Athletes react to 'anti-sex' beds in Tokyo Olympic village

The cardboard beds in the Tokyo Olympic Village for athletes.
Athletes have taken a dig at the beds in the Olympic Village, upon their arrival in Tokyo. (Getty Images)

A number of athletes have taken to social media to share a laugh at the comical 'anti-sex' cardboard beds at the Olympic village in Tokyo.

Organisers announced that athletes will sleep on bed frames made from recyclable cardboard, with mattresses formed of polyethylene materials that will be reused for plastic products after the Games.

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Up to 18,000 beds are required at the village, nestled in Tokyo Bay and in sight of the iconic Rainbow Bridge, during the Olympics that begin on July 24.

Only 8,000 beds will be needed for the Paralympics.

But conditions are not necessarily luxurious.

Images from athletes showed small rooms, with a single bed, of only nine square metres and doubles of 12 square metres.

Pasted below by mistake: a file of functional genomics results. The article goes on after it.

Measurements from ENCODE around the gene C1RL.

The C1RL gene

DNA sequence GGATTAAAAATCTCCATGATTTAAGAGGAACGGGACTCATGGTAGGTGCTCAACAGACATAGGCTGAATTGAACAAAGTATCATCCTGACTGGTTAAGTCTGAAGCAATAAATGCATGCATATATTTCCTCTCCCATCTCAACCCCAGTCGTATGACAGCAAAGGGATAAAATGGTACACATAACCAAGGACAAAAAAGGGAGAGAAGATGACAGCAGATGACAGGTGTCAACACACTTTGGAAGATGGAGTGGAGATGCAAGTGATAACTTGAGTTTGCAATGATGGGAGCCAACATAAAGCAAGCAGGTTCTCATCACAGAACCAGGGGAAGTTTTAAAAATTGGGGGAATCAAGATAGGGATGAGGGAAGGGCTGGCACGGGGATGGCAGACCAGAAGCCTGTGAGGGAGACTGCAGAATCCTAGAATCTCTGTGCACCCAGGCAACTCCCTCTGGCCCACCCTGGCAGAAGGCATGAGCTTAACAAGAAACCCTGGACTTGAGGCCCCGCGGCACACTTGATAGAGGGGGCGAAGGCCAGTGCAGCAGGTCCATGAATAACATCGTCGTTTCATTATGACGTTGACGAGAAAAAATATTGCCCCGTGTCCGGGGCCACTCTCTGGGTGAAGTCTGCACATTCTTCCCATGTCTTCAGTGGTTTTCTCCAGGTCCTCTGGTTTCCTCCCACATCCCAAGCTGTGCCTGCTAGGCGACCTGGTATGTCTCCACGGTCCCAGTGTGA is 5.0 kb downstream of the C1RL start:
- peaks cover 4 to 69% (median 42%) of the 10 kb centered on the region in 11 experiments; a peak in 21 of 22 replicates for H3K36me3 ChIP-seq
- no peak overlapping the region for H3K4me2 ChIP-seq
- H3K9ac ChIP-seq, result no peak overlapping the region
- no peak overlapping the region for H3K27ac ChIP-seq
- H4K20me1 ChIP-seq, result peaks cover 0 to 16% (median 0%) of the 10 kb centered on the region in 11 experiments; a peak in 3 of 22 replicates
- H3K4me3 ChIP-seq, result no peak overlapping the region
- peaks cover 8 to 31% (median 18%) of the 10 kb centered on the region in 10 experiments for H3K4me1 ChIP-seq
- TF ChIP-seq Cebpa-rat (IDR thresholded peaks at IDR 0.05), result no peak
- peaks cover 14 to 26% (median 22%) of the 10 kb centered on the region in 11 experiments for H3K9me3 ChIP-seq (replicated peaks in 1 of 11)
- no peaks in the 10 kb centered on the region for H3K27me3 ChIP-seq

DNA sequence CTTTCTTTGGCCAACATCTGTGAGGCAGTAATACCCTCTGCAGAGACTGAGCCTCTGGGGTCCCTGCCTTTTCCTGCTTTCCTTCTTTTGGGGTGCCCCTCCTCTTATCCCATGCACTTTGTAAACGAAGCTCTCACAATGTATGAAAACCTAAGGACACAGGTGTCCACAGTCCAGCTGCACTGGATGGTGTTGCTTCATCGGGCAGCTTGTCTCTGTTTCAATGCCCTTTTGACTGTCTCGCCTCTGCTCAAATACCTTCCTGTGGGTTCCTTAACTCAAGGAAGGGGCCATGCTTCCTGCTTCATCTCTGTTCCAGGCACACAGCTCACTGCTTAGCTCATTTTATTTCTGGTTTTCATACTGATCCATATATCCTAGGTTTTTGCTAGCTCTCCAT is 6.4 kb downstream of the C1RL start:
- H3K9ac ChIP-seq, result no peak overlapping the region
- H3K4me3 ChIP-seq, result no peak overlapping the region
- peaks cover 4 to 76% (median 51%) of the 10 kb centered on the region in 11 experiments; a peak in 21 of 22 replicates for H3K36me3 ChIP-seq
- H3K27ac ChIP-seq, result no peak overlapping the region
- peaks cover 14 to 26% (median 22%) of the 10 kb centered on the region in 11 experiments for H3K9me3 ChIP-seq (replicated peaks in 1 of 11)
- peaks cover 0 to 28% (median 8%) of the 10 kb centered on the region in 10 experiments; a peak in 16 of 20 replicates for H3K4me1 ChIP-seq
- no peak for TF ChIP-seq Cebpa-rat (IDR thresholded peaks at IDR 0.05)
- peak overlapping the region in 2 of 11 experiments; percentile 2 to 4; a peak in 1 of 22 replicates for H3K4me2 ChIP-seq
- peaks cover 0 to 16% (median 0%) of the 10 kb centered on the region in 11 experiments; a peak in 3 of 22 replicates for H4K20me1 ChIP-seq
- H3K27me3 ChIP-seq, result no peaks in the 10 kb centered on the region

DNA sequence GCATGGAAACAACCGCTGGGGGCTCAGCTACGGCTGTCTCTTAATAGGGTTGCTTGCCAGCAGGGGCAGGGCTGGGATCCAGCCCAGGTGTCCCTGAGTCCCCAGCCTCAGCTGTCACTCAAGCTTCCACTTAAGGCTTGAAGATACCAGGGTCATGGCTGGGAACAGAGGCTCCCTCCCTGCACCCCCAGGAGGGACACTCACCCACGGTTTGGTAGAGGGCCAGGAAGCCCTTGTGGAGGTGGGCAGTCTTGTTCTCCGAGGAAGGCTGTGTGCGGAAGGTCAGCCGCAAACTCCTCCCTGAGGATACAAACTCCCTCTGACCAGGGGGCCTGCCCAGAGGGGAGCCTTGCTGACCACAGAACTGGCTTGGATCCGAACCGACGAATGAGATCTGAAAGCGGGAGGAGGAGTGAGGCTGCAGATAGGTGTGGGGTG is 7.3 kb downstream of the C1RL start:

Athletes will have to share the room, which experts have claimed could increase the risk of spreading Covid-19.

But many have also taken a dig at the laughable 'anti-sex' beds.

While the beds are tough enough to stand up to beefy weightlifters and towering basketball players, they are designed for one person only.

Athletes and fans have started arriving in Tokyo as they settle in ahead of the Opening Ceremony this week and many have taken a cheeky dig at the sleeping arrangements.

Tokyo Olympic village in spotlight

The first glimpse of the village since last year's postponement revealed a virtual city within a city, with everything from a playground and florist to dry cleaners and ice baths for athletes and staff.

The site stretches across 44 hectares of reclaimed land in the Tokyo Bay, with 21 residents towers, a 3,000-seat canteen, a park, gyms and recreation facilities, complete with Nintendo consoles.

Young trees that organisers hope will eventually provide shade during the fierce Tokyo summer dot the otherwise almost eerily empty village, populated only by workers, uniformed guards on bikes and firefighters carrying out drills.

Up to 3,000 staff will look after everything from stops for autonomous buses to kitchens serving thousands of meals.

Athletes will arrive only shortly before their event and must leave 48 hours after being eliminated or the completion of their event.

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